Western Europe: A Question of Sovereignty

Russia, however, is not the only outside force with a political presence in Poland. Since the end of the Cold War, Western influence has slowly been on the rise. In 2014, former Polish politician Pawel Piskorski disclosed reports indicating that in the 1990s, during a critical state-building era in Poland’s history, politicians in the German Christian Democratic Union provided financial backing to the Polish Liberal Democratic Congress. More recently, Germany, along with the Netherlands and the United Kingdom, financed left-wing organizations like the Democratic Action Foundation. Western influence also extends to the media: over 138 Polish publications and magazines are foreign-owned. German media group Bauer is the owner of Poland’s largest independent broadcaster, while German Verlagsgruppe Passau GmbH oversees over 20 Polish publications, creating ample opportunity for foreign editors to shape the media environment in the country.

Law and Justice has emphasized a clear national identity to counter this foreign influence. For example, the government is now pushing a media law that limits the amount of foreign capital in Polish media companies, along with the concentration of foreign media sources in Poland. This effort at  “re-polonization” extends to the economy, where Law and Justice has emphasized increasing Polish leadership in the market, challenging a foreign-centered model where over half of Polish production and two thirds of Polish exports come from companies grounded in foreign capital. The government has also bought foreign banks, bolstered national investment, and created preferential programs for Polish entrepreneurs.

Moreover, Law and Justice has advocated for Polish sovereignty in a European context, pushing back against the broadening reach of the European Union. The party has consistently advocated limiting the scope of E.U. legislation, opposing policies for Syrian refugee acceptance on the grounds of national sovereignty. Poland also chairs the Visegrad Group, which is increasingly a vehicle for resistance to Western-centric European governance. This commitment to national autonomy even trumps support for Polish E.U. officials; when Donald Tusk, president of the European Union and former Polish prime minister, advocated for migrant acceptance and galvanized foreign criticism of Poland’s domestic policies, Law and Justice withdrew Poland’s vote for him for the presidency of the Council.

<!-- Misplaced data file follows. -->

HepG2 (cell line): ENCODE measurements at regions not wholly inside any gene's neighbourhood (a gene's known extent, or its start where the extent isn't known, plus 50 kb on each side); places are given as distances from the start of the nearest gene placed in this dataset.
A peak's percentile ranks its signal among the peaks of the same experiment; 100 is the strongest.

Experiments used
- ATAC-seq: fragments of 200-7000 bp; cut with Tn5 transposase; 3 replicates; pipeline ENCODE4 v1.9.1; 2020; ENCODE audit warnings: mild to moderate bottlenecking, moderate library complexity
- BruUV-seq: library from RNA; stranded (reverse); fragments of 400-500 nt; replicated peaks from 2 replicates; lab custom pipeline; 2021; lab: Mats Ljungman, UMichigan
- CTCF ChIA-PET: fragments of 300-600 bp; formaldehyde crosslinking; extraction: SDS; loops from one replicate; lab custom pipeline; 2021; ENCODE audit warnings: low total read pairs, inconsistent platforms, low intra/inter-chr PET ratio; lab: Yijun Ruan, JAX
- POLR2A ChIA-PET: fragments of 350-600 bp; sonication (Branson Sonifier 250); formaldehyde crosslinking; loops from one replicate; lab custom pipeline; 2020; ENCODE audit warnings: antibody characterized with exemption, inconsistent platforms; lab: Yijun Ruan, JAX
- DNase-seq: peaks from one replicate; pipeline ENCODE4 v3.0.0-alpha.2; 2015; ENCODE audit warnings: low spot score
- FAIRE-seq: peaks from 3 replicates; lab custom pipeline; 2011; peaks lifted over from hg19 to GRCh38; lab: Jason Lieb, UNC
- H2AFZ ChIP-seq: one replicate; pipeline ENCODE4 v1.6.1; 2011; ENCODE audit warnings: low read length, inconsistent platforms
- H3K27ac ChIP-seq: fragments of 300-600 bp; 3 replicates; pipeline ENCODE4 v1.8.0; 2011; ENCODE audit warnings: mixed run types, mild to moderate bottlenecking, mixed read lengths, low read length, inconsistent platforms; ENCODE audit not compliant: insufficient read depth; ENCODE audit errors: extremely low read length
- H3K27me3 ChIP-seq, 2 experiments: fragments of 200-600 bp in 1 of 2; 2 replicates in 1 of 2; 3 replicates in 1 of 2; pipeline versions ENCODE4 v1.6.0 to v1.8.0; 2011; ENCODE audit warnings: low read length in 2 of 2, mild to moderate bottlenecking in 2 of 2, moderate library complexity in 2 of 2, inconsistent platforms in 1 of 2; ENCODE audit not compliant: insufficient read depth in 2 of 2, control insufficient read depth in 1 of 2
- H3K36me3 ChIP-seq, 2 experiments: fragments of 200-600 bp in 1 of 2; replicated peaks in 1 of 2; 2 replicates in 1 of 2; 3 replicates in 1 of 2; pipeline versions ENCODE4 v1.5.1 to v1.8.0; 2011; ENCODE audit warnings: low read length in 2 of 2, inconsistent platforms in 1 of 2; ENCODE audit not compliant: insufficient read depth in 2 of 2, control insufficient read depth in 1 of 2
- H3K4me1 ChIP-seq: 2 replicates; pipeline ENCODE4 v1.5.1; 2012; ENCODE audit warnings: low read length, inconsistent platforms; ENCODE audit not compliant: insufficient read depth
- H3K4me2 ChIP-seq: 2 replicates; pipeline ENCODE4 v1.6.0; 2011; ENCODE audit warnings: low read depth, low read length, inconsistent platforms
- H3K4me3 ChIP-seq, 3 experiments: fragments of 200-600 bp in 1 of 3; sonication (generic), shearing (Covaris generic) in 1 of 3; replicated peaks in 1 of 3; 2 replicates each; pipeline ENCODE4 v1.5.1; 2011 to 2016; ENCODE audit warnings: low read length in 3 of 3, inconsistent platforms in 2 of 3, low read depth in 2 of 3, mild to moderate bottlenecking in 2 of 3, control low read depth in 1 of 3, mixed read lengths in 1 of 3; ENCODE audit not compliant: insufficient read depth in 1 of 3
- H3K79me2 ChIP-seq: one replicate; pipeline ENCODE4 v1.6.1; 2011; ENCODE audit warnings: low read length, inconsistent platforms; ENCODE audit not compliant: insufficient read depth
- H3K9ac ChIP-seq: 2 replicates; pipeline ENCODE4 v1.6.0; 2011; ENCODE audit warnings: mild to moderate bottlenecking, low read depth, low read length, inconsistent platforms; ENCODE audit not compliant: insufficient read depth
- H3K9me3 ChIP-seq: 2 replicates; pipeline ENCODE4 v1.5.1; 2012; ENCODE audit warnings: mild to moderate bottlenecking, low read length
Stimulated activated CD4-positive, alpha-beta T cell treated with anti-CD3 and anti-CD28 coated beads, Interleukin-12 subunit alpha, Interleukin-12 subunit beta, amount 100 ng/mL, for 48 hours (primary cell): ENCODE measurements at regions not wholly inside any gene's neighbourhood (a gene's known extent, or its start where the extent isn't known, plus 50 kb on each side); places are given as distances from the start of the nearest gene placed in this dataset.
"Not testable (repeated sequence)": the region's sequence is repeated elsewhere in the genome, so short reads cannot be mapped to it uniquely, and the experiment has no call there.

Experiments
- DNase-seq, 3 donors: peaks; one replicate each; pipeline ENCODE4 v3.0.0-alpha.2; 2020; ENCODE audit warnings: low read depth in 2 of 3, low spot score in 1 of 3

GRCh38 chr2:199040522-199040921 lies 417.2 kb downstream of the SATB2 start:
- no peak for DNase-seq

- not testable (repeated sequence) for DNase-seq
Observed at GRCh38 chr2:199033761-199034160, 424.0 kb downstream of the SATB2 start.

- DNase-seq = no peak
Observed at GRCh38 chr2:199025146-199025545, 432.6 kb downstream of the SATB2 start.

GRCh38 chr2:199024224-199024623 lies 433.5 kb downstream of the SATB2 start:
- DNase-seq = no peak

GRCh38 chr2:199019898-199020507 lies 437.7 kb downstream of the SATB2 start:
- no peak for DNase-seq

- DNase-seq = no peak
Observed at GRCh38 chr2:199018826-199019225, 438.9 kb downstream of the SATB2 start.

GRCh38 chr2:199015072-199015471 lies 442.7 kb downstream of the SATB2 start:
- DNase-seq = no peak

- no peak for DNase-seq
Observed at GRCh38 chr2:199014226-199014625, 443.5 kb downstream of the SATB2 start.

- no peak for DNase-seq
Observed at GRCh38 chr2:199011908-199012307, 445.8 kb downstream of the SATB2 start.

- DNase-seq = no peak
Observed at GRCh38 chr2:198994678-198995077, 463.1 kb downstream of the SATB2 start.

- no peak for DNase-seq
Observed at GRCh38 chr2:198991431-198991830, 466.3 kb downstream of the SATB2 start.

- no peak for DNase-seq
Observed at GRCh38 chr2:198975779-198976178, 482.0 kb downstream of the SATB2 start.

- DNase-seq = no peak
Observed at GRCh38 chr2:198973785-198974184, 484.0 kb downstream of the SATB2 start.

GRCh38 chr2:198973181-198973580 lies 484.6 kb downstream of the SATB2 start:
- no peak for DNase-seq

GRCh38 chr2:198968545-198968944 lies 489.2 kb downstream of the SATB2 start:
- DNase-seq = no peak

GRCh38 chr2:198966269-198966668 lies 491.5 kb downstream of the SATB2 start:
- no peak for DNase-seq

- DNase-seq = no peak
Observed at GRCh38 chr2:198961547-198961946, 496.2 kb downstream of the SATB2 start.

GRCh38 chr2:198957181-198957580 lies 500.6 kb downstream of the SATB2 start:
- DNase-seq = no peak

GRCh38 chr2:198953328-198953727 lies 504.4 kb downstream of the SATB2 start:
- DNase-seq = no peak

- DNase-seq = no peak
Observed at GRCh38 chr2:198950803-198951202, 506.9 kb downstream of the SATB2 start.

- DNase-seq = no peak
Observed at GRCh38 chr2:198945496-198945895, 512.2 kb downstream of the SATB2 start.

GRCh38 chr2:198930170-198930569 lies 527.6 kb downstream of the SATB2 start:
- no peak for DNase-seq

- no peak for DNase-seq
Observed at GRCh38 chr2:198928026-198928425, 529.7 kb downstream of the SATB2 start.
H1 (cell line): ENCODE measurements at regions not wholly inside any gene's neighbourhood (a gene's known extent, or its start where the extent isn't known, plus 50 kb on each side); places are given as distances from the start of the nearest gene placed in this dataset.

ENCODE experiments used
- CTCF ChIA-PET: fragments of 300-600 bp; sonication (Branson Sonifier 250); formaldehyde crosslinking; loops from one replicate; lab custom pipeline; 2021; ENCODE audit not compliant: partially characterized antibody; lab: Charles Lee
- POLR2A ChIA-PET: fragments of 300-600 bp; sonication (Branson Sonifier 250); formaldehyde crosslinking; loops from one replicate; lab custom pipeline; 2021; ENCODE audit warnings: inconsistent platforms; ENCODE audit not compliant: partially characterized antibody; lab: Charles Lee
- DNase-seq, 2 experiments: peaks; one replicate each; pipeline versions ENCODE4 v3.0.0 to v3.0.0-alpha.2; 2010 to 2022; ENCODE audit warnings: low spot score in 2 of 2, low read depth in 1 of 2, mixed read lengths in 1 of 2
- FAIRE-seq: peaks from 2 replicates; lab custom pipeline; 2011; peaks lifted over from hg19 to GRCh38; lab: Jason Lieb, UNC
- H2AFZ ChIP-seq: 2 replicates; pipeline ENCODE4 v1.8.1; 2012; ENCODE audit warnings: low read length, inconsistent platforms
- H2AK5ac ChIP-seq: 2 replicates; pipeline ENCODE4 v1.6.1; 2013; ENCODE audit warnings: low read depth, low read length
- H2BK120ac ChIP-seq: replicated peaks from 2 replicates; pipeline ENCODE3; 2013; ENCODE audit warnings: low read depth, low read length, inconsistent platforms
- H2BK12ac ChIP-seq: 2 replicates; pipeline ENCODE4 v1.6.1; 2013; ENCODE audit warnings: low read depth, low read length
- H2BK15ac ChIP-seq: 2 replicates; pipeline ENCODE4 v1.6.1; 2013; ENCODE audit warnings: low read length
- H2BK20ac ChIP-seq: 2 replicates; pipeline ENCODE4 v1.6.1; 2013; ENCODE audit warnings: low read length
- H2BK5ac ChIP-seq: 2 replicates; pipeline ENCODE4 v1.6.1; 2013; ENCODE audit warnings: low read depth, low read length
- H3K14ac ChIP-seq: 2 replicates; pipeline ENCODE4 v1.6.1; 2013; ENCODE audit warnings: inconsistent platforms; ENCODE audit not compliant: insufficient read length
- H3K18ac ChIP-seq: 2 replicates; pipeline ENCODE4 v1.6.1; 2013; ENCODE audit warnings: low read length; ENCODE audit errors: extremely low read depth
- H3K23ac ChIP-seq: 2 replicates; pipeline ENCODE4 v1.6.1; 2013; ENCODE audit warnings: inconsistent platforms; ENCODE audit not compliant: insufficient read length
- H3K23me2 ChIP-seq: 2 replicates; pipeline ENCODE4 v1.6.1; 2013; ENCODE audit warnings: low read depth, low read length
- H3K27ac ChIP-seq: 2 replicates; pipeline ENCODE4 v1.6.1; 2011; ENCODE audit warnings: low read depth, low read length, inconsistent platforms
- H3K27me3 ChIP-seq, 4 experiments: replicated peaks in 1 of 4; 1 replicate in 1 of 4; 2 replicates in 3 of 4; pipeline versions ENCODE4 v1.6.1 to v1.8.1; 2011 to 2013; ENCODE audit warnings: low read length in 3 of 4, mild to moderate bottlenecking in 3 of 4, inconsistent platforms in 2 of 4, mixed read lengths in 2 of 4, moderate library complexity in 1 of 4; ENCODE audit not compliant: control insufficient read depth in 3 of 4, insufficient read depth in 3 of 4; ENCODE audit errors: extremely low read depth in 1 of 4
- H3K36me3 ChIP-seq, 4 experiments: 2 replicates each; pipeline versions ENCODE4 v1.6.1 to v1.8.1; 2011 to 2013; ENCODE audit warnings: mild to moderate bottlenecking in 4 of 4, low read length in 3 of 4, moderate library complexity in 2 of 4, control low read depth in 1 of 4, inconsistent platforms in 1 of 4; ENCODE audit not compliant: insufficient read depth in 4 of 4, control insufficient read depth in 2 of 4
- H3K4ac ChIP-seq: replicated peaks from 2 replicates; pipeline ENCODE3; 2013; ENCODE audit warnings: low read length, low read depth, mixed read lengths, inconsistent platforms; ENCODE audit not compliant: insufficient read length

A Right Move to the Right?

Of course, a fine line exists between resisting foreign influence and embracing isolation, and the initiatives of the Law and Justice government could leave Poland devoid of international allies in the future. Having spurned both cooperation with Russia, its primary military threat, and France and Germany, its central economic allies, Poland looks mostly to the Central European Visegrad Group for international solidarity, which is itself fractured by different political aims among member-states. In this way, if its aggressive support of nationally-focused policies creates vulnerabilities in its economic and political network, Poland may not be recover on its own.

Furthermore, Law and Justice policy may contribute to the general inefficacy of the European system. Lourie cautioned against Polish separation from the West: “A lurch to the right puts Poland and Hungary at odds with Brussels, and fits in exactly within the general Russian view of destabilization.” Poland, by sacrificing closer European ties, risks creating an opening for distrust and conflict within the European Union.

Nevertheless, the culminating effect of Law and Justice policies has been one of advanced Polish autonomy. By rejecting foreign political interventions, the government has provided Poland with a broader platform to assert its political and economic perspectives free of outside pressures, an exceptional opportunity in an increasingly globalized world. It is now up to Law and Justice to direct and shape the autonomy it has generated in a direction that will benefit and strengthen Poland.

Image Credit: P. Tracz/ Chancellery of the Prime Minister of Poland/Wikimedia Commons

Leave a Comment

Solve : *
18 ⁄ 9 =